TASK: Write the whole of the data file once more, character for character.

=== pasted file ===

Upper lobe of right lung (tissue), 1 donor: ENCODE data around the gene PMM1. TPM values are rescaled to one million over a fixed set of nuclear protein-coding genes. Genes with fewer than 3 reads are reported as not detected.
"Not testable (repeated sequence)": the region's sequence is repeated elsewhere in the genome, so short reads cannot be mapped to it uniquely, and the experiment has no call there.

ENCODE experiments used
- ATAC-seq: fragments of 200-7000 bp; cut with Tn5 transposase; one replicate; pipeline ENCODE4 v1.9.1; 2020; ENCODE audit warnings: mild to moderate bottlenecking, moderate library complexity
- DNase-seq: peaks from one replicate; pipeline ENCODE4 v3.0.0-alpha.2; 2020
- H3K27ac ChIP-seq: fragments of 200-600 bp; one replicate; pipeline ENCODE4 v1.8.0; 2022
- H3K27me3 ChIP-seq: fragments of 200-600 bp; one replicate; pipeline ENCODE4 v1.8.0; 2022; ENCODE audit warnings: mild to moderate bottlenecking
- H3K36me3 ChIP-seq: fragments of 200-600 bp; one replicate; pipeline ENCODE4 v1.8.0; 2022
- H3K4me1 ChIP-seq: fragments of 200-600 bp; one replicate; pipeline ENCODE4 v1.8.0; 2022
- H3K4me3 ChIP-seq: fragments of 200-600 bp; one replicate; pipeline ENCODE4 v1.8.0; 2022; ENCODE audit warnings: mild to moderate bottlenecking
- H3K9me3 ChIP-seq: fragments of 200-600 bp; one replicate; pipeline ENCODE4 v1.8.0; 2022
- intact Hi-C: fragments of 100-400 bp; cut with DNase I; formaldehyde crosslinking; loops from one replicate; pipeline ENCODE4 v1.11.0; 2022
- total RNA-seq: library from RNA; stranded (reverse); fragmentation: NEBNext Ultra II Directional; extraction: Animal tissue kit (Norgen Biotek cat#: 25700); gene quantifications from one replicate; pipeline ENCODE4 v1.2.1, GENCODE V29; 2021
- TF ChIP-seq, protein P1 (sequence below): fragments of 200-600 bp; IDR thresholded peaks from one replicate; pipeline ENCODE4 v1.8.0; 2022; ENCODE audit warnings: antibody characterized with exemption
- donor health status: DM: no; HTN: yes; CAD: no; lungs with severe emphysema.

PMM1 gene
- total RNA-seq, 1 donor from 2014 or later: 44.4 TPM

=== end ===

Upper lobe of right lung (tissue), 1 donor: ENCODE data around the gene PMM1. TPM values are rescaled to one million over a fixed set of nuclear protein-coding genes. Genes with fewer than 3 reads are reported as not detected.
"Not testable (repeated sequence)": the region's sequence is repeated elsewhere in the genome, so short reads cannot be mapped to it uniquely, and the experiment has no call there.

ENCODE experiments used
- ATAC-seq: fragments of 200-7000 bp; cut with Tn5 transposase; one replicate; pipeline ENCODE4 v1.9.1; 2020; ENCODE audit warnings: mild to moderate bottlenecking, moderate library complexity
- DNase-seq: peaks from one replicate; pipeline ENCODE4 v3.0.0-alpha.2; 2020
- H3K27ac ChIP-seq: fragments of 200-600 bp; one replicate; pipeline ENCODE4 v1.8.0; 2022
- H3K27me3 ChIP-seq: fragments of 200-600 bp; one replicate; pipeline ENCODE4 v1.8.0; 2022; ENCODE audit warnings: mild to moderate bottlenecking
- H3K36me3 ChIP-seq: fragments of 200-600 bp; one replicate; pipeline ENCODE4 v1.8.0; 2022
- H3K4me1 ChIP-seq: fragments of 200-600 bp; one replicate; pipeline ENCODE4 v1.8.0; 2022
- H3K4me3 ChIP-seq: fragments of 200-600 bp; one replicate; pipeline ENCODE4 v1.8.0; 2022; ENCODE audit warnings: mild to moderate bottlenecking
- H3K9me3 ChIP-seq: fragments of 200-600 bp; one replicate; pipeline ENCODE4 v1.8.0; 2022
- intact Hi-C: fragments of 100-400 bp; cut with DNase I; formaldehyde crosslinking; loops from one replicate; pipeline ENCODE4 v1.11.0; 2022
- total RNA-seq: library from RNA; stranded (reverse); fragmentation: NEBNext Ultra II Directional; extraction: Animal tissue kit (Norgen Biotek cat#: 25700); gene quantifications from one replicate; pipeline ENCODE4 v1.2.1, GENCODE V29; 2021
- TF ChIP-seq, protein P1 (sequence below): fragments of 200-600 bp; IDR thresholded peaks from one replicate; pipeline ENCODE4 v1.8.0; 2022; ENCODE audit warnings: antibody characterized with exemption
- donor health status: DM: no; HTN: yes; CAD: no; lungs with severe emphysema.

PMM1 gene
- total RNA-seq, 1 donor from 2014 or later: 44.4 TPM